PC gamers are made to wait for content
W ith the release of Assassins Creed: Brotherhood for the PC, the frustrating trend of publishers pushing PC release dates of games continues. It all started with Ubisoft's first Assassins Creed title in 2007. Released on the Xbox 360 and PS3 in early-to-mid November 2007, Assassins Creed was an award-winning stealth action/adventure game that won more than its fair share of awards. Gamers who owned consoles were able to enjoy it for a full six months before PC gamers could get their hands on it the following April. But to be fair to the developers, the game on the PC was an absolute gem, sporting better graphics than its console counterparts, thanks in no small part to full DirectX 10 support (remember Windows Vista?) and very generic DRM that wasn't intrusive. However, as a result of the simplistic copy protection system used, the game was pirated. A lot.
A couple of years passed and PC gamers everywhere were hoping to get a parallel release for the much-awaited sequel, aptly titled Assassins Creed II. The setting had changed from the primarily dull-grey-and-brown environments of the Middle East to a far more colourful Italy, and PC gamers wanted to experience it on their powerful machines. But this time, they weren't merely cheated out of a release date — the PC version of Assassins Creed II that ultimately ended up on shelves was a port of the console versions. The game looked visibly worse than its predecessor on the PC, lacking high-resolution textures or DirectX 10 support (DirectX 11 was out by then) and sported a DRM system that was wonderfully annoying. The new system required gamers to be online at all times while playing the game and if there were any interruptions to the Internet connection, players would not be able to save their game. They wouldn't even be able to launch their game unless they were connected to the Internet. The system was seemingly an effective anti-piracy measure but was received poorly by the gaming press and public alike. Fortunately, Ubisoft chose to abandon the absurd DRM for Assassins Creed: Brotherhood, a move that was welcomed by critics and gamers everywhere — they even included all downloadable content for free in the PC package. However, while the PC version of Brotherhood looked better than its console counterparts, it didn't feel like a title that was developed ground-up for the PC (the first Assassins Creed did).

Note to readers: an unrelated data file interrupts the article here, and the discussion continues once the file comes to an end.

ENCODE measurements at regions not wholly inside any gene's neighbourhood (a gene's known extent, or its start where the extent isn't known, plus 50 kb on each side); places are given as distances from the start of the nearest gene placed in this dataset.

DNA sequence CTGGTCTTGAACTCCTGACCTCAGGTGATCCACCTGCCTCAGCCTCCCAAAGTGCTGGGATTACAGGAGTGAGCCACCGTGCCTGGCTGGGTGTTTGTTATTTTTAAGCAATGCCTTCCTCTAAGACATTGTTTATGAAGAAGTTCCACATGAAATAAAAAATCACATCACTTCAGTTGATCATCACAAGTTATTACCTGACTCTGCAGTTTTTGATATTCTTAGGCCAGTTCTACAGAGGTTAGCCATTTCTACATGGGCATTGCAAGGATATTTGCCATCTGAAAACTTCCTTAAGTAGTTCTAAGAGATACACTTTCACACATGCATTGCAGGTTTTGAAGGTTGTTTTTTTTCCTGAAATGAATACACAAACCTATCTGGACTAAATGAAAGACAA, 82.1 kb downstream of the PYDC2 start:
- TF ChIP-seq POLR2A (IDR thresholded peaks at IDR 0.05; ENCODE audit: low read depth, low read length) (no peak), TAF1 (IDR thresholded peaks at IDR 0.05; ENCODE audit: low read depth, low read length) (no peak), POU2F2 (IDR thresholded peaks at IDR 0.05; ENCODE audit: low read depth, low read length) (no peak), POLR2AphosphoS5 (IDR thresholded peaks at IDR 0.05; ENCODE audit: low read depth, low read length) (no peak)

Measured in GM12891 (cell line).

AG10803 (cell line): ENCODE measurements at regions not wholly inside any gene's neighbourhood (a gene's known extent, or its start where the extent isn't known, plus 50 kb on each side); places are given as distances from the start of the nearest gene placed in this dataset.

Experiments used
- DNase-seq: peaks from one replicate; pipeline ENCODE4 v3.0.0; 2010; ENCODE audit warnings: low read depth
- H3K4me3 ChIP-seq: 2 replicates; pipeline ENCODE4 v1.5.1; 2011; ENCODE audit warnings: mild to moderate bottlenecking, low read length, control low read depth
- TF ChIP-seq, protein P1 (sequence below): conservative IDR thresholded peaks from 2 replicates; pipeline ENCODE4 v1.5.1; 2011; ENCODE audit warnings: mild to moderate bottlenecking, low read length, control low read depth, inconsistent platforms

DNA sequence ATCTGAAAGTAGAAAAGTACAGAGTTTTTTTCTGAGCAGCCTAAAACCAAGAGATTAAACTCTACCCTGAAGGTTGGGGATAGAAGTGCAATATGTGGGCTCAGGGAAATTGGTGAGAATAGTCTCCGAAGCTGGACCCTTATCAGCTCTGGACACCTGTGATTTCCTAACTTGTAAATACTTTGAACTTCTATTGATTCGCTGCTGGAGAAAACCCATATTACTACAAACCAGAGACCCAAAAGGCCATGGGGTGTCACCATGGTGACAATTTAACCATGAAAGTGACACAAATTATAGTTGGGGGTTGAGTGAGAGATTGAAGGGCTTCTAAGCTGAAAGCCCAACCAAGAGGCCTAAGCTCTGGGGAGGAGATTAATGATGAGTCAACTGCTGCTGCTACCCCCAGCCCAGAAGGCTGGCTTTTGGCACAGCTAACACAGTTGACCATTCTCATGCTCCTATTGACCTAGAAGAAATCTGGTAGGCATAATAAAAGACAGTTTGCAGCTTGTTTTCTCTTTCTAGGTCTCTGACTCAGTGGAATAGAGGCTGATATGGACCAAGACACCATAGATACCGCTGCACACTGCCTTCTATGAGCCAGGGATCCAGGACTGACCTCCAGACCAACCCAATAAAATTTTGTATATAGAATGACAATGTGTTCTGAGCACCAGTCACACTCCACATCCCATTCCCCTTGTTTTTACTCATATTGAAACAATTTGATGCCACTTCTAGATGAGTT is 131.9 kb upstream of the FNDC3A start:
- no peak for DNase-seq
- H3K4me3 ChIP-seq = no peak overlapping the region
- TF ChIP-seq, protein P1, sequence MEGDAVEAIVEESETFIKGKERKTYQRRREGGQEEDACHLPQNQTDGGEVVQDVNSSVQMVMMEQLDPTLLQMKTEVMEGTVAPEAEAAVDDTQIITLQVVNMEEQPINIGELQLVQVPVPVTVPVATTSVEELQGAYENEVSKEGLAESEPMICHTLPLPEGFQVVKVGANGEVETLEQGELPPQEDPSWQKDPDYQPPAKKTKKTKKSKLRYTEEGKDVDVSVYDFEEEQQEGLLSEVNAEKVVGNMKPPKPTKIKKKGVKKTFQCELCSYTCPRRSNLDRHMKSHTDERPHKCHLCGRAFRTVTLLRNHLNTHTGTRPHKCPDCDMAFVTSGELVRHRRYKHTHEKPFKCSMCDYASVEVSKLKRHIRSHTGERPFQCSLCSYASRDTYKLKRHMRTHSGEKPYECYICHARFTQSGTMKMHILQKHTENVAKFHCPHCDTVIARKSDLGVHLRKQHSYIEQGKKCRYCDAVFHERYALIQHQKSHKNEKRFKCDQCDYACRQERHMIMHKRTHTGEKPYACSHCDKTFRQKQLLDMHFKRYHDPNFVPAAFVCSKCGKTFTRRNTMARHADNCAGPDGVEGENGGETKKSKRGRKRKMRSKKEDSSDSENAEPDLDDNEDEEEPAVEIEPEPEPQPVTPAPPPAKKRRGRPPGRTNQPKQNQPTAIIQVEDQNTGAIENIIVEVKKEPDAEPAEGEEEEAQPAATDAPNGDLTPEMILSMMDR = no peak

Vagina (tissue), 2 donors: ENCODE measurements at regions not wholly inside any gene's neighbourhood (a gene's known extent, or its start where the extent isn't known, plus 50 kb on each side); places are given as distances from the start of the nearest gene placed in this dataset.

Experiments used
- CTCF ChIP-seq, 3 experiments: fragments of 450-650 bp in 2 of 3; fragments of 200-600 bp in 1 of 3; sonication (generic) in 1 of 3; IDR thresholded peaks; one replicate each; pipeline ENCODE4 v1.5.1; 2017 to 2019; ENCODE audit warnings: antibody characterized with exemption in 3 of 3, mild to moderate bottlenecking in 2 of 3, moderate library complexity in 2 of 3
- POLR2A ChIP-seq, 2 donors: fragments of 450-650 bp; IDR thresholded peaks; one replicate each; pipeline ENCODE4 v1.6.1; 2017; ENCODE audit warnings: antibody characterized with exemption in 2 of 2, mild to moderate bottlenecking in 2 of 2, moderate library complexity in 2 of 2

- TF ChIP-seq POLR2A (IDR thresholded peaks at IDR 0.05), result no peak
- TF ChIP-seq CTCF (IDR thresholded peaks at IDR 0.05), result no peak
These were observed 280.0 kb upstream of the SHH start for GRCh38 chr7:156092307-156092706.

It's not just Ubisoft that has adopted this model of releasing PC versions of games months after console releases. Rockstar Games have been doing this for a lot longer than Ubisoft, swearing by the model — ever since Grand Theft Auto III in 2001. In fact, the model of the six-month delayed release was created by Rockstar. It has since been adopted by a lot of publishers, including Ubisoft and Microsoft, with their ‘Fable' franchise — the latest Fable, Fable III, will be released in mid-may (the console version was released in October last year). Its effectiveness is evident in the commercial success of the titles mentioned here — GTA is one of the largest selling franchises of all time, Assassins Creed games have each sold over five million units and games from the Fable series have sold a minimum of three million units. It would seem that the best way to combat piracy is not copy-protection and absurd DRM — the best way, in fact, would be to simply delay it.